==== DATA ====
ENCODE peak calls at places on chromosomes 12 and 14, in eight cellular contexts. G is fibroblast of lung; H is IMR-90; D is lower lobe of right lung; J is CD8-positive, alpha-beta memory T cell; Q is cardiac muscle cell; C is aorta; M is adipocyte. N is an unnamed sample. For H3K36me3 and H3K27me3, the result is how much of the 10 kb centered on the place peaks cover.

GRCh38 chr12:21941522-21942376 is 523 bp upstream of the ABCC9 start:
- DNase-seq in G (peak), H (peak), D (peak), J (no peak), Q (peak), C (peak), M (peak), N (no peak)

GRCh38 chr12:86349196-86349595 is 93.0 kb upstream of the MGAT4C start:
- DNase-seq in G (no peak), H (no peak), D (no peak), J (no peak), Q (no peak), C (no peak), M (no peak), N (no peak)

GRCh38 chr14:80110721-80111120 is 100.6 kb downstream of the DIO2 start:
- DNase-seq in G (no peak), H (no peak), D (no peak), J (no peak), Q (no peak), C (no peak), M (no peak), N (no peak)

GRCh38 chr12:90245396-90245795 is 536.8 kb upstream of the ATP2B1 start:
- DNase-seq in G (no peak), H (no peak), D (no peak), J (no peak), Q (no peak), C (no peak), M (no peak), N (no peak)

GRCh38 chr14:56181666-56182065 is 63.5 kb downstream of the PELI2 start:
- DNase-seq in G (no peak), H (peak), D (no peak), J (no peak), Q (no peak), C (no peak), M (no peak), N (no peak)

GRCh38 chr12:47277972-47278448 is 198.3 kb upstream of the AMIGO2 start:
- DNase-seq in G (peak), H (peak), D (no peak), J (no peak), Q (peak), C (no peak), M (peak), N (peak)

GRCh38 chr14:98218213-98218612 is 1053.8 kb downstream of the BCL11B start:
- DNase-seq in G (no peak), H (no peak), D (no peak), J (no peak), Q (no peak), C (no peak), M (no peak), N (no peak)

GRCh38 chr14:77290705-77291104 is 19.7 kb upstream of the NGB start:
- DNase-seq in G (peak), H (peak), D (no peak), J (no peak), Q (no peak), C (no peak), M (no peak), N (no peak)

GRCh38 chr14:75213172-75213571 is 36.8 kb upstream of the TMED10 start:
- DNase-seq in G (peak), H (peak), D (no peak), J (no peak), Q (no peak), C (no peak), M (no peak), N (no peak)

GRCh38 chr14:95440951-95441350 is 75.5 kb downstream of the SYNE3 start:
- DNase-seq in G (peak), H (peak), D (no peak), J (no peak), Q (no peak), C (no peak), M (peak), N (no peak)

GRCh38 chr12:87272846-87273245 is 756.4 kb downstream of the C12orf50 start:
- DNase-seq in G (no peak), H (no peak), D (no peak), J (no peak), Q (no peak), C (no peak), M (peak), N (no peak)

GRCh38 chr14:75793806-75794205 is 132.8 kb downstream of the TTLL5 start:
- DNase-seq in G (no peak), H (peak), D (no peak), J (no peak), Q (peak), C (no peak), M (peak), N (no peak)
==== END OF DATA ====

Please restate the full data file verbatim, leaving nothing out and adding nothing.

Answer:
ENCODE peak calls at places on chromosomes 12 and 14, in eight cellular contexts. G is fibroblast of lung; H is IMR-90; D is lower lobe of right lung; J is CD8-positive, alpha-beta memory T cell; Q is cardiac muscle cell; C is aorta; M is adipocyte. N is an unnamed sample. For H3K36me3 and H3K27me3, the result is how much of the 10 kb centered on the place peaks cover.

GRCh38 chr12:21941522-21942376 is 523 bp upstream of the ABCC9 start:
- DNase-seq in G (peak), H (peak), D (peak), J (no peak), Q (peak), C (peak), M (peak), N (no peak)

GRCh38 chr12:86349196-86349595 is 93.0 kb upstream of the MGAT4C start:
- DNase-seq in G (no peak), H (no peak), D (no peak), J (no peak), Q (no peak), C (no peak), M (no peak), N (no peak)

GRCh38 chr14:80110721-80111120 is 100.6 kb downstream of the DIO2 start:
- DNase-seq in G (no peak), H (no peak), D (no peak), J (no peak), Q (no peak), C (no peak), M (no peak), N (no peak)

GRCh38 chr12:90245396-90245795 is 536.8 kb upstream of the ATP2B1 start:
- DNase-seq in G (no peak), H (no peak), D (no peak), J (no peak), Q (no peak), C (no peak), M (no peak), N (no peak)

GRCh38 chr14:56181666-56182065 is 63.5 kb downstream of the PELI2 start:
- DNase-seq in G (no peak), H (peak), D (no peak), J (no peak), Q (no peak), C (no peak), M (no peak), N (no peak)

GRCh38 chr12:47277972-47278448 is 198.3 kb upstream of the AMIGO2 start:
- DNase-seq in G (peak), H (peak), D (no peak), J (no peak), Q (peak), C (no peak), M (peak), N (peak)

GRCh38 chr14:98218213-98218612 is 1053.8 kb downstream of the BCL11B start:
- DNase-seq in G (no peak), H (no peak), D (no peak), J (no peak), Q (no peak), C (no peak), M (no peak), N (no peak)

GRCh38 chr14:77290705-77291104 is 19.7 kb upstream of the NGB start:
- DNase-seq in G (peak), H (peak), D (no peak), J (no peak), Q (no peak), C (no peak), M (no peak), N (no peak)

GRCh38 chr14:75213172-75213571 is 36.8 kb upstream of the TMED10 start:
- DNase-seq in G (peak), H (peak), D (no peak), J (no peak), Q (no peak), C (no peak), M (no peak), N (no peak)

GRCh38 chr14:95440951-95441350 is 75.5 kb downstream of the SYNE3 start:
- DNase-seq in G (peak), H (peak), D (no peak), J (no peak), Q (no peak), C (no peak), M (peak), N (no peak)

GRCh38 chr12:87272846-87273245 is 756.4 kb downstream of the C12orf50 start:
- DNase-seq in G (no peak), H (no peak), D (no peak), J (no peak), Q (no peak), C (no peak), M (peak), N (no peak)

GRCh38 chr14:75793806-75794205 is 132.8 kb downstream of the TTLL5 start:
- DNase-seq in G (no peak), H (peak), D (no peak), J (no peak), Q (peak), C (no peak), M (peak), N (no peak)